‘NYT’ and ESPN Report More Trouble for Barry Bonds

By: E&P Staff

Former major league catcher Bobby Estalella has been subpoenaed by federal prosecutors to testify at Barry Bonds’ trial, ESPN.com reported Thursday.

Estalella, who was on the San Francisco Giants with Bonds in 2000 and 2001, is expected to testify to firsthand knowledge that Bonds used steroids, the Web site said, citing an unidentified source with knowledge of the evidence. The Web site attributed knowledge of the subpoenas to two unidentified sources.

Estalella testified before a federal grand jury in November 2003. He admitted to the grand jury that he used performance-enhancing drugs, the San Francisco Chronicle reported in December 2004.

The book “Game of Shadows,” by two Chronicle reporters, says Estalella received a drug schedule from Greg Anderson, Bonds’ trainer, advising him to use human growth hormone, the steroids “the cream” and “the clear,” and the female fertility drug Clomid.

Prosecutors also plan to call Jason Giambi and his brother, Jeremy, as witnesses at Bonds’ trial so they can testify that Anderson gave them performance-enhancing drugs, The New York Times reported on its Web site Thursday night.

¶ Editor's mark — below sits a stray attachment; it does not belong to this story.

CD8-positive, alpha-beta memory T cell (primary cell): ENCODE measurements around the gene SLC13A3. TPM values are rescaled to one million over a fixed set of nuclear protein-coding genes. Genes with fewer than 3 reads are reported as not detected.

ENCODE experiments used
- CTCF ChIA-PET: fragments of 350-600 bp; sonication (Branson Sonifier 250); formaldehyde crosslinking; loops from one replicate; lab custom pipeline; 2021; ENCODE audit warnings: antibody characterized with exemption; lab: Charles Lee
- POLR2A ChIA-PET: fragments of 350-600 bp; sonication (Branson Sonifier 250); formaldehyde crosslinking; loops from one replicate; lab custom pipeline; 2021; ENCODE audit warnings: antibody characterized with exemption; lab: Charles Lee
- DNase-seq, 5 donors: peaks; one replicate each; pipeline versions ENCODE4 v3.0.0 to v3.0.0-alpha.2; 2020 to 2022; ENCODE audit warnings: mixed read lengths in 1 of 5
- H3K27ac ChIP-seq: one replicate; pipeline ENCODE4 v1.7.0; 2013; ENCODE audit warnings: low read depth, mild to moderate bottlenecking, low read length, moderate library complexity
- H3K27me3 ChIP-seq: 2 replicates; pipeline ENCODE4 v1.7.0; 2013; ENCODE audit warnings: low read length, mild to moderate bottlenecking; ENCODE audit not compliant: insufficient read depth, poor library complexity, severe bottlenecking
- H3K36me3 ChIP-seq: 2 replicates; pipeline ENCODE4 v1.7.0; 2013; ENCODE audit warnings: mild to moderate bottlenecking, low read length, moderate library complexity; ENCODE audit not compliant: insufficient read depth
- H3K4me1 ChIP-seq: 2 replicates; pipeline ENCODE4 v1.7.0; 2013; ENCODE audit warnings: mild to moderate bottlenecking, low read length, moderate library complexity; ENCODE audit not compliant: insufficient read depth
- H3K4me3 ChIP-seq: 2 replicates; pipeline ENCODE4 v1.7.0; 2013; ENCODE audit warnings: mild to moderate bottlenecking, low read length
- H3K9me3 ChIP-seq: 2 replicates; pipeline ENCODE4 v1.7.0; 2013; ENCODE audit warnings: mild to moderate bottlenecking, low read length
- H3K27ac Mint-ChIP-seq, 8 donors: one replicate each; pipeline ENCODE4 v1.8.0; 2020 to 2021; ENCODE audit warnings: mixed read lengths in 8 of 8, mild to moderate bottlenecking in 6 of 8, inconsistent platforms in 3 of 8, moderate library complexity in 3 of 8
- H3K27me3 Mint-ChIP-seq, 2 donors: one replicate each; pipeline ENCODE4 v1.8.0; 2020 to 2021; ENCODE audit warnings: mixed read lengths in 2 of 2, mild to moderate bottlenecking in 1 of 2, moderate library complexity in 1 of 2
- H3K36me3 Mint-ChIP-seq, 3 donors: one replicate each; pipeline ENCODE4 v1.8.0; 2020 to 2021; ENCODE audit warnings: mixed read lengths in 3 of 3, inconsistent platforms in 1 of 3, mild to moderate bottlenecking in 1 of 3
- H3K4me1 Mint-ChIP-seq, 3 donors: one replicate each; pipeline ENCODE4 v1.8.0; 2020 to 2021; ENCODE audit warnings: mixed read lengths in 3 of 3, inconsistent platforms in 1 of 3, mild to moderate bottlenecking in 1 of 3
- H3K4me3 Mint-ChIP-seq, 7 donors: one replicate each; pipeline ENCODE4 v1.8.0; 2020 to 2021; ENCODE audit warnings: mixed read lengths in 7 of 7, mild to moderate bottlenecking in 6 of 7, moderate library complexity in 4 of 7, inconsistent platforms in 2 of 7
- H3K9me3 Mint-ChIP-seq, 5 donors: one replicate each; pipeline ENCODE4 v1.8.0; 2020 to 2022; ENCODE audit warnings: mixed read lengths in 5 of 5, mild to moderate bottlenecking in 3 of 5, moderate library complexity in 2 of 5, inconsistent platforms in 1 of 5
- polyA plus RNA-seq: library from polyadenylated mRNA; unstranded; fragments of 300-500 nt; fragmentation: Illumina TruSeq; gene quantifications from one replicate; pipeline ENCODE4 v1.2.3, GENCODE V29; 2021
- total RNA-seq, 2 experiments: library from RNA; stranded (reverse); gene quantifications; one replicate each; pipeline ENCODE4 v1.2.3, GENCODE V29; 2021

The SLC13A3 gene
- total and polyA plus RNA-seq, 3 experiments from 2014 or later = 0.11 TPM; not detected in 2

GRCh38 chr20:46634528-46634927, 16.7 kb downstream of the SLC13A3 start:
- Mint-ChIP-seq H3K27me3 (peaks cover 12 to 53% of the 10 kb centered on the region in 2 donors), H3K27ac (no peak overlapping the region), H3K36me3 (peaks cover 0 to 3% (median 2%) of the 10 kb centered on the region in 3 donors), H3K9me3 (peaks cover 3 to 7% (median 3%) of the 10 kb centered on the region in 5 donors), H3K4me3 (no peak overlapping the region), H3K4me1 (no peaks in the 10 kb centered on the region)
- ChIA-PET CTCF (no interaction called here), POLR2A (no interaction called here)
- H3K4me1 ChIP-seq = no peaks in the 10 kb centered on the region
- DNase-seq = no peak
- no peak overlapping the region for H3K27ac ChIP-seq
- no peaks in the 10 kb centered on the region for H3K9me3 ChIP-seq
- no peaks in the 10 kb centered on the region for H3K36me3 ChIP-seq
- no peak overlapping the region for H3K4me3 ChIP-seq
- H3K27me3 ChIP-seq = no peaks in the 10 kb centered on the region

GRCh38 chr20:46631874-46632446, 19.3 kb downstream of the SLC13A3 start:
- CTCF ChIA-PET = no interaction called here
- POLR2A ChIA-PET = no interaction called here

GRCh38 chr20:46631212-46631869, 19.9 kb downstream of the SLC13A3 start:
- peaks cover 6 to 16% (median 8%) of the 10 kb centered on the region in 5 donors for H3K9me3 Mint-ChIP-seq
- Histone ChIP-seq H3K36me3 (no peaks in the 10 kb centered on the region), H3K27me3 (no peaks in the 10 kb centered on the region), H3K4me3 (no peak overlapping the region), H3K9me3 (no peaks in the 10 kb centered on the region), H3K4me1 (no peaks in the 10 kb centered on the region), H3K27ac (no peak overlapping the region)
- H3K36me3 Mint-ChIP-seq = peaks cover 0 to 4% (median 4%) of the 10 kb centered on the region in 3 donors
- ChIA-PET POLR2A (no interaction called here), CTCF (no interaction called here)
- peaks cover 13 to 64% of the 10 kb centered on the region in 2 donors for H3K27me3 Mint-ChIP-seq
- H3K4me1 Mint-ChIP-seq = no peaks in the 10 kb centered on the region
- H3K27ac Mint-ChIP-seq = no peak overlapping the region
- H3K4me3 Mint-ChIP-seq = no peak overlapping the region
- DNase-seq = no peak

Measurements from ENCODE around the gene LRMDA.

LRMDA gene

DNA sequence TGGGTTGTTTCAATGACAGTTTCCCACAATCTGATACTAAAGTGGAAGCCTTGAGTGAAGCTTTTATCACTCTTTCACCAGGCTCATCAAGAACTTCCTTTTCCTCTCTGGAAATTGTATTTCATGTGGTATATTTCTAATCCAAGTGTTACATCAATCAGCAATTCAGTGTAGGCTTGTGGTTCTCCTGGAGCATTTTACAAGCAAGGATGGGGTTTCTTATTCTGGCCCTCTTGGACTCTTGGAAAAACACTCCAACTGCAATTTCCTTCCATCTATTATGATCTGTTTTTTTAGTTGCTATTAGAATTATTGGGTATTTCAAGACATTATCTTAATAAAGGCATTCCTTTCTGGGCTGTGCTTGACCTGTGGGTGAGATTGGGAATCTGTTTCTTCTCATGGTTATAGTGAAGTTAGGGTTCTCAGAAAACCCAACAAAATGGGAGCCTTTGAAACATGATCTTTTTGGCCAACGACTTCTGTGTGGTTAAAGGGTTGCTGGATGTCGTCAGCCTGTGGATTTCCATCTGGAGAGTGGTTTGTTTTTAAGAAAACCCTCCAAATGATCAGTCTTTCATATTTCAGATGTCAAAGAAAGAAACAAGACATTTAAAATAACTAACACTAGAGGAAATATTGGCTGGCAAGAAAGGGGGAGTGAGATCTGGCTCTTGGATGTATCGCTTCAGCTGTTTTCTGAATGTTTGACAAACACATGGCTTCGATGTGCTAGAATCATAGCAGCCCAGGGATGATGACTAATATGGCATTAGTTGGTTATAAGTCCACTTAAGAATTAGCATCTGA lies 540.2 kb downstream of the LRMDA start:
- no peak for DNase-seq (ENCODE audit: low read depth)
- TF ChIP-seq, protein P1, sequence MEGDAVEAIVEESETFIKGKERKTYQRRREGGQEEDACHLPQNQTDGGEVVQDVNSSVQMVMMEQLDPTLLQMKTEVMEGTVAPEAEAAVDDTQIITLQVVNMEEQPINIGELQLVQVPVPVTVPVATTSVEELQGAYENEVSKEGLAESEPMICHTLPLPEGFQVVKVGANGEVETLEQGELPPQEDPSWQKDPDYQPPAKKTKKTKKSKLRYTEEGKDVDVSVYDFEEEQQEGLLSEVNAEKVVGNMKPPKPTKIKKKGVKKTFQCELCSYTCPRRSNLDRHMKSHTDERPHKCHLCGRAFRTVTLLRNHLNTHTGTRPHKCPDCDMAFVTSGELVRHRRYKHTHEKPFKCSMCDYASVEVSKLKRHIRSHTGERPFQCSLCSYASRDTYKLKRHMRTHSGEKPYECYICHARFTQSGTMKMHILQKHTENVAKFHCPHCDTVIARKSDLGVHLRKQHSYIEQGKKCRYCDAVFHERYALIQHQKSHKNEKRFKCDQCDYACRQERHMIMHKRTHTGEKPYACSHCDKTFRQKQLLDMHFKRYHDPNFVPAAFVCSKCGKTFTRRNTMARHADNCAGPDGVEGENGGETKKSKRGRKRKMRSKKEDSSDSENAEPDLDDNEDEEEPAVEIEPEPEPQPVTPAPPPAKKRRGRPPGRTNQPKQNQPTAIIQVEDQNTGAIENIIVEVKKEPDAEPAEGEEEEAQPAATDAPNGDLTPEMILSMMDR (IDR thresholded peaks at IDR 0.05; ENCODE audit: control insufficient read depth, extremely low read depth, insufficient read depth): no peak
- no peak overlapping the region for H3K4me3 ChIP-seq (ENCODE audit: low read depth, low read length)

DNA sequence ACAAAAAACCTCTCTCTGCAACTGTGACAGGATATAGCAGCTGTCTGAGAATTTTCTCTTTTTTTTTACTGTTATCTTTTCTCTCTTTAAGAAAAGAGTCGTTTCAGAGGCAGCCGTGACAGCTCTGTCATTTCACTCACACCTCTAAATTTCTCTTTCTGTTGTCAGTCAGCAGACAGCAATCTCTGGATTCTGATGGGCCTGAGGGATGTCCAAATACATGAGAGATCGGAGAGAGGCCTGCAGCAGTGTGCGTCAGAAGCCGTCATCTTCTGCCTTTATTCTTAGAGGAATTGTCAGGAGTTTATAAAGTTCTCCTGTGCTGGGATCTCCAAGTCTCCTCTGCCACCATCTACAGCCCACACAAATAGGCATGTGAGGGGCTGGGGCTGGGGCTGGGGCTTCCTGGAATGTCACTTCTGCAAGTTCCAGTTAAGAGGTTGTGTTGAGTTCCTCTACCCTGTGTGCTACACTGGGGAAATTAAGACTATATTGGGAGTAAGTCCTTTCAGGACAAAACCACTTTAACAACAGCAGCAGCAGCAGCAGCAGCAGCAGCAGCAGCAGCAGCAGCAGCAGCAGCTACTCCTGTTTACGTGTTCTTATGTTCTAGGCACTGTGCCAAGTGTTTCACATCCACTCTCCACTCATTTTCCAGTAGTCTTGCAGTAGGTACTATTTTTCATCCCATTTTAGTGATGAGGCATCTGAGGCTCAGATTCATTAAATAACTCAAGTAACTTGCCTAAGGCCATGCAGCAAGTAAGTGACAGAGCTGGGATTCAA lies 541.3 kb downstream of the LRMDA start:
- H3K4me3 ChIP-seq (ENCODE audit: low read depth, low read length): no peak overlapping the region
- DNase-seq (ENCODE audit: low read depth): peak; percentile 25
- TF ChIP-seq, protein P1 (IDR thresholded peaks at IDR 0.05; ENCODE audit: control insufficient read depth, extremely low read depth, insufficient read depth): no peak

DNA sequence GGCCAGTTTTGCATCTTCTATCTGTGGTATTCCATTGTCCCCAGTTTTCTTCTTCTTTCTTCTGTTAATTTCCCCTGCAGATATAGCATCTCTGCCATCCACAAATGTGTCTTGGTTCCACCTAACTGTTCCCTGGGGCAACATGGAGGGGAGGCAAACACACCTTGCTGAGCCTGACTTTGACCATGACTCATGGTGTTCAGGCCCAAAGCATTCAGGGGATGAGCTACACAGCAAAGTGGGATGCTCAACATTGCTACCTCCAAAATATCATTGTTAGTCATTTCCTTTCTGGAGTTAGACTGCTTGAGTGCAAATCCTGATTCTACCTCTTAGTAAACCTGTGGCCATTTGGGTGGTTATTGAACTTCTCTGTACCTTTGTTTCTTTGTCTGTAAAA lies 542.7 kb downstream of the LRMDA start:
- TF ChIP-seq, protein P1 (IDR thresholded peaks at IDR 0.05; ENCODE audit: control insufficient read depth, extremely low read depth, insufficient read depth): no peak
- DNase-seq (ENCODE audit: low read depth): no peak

The newspaper said prosecutors want to use testimony from the Giambis, teammates in Oakland from 2000-01, to show that Anderson developed doping calendars for them. Then the prosecutors could argue that Anderson made similar calendars for Bonds, the Times said, citing an unidentified person briefed on the government’s evidence. The newspaper said the person spoke on condition of anonymity because he didn’t want to jeopardize his access to sensitive information.

After seven years with the New York Yankees, Jason Giambi re-signed with the Oakland Athletics this offseason. Jeremy Giambi has been out of the majors since 2003.

The Mitchell Report on drugs in baseball, released in December 2007, says that when the Los Angeles Dodgers considered signing Estalella as a free agent after the 2003 season, one team official noted in an internal conversation that Estalella was a “poster boy for the chemicals.”

Bonds pleaded not guilty to charges of lying and obstruction of justice in connection with his grand jury testimony in December 2003. Bonds, who in his testimony denied using performance-enhancing drugs, is scheduled for trial starting March 2 in U.S. District Court in San Francisco.

Twenty federal agents raided the home of Anderson’s mother-in-law on Wednesday.

Madeleine Gestas and her daughter Nicole Anderson, the trainer’s wife, are the target of a tax investigation that Anderson’s lawyer said is aimed at pressuring the trainer to testify at Bonds’ trial.

Anderson’s lawyer, Mark Geragos, believes the raid was in response to his refusal to tell prosecutors whether Anderson would testify. Anderson served more than a year in prison for refusing to testify to the grand jury.

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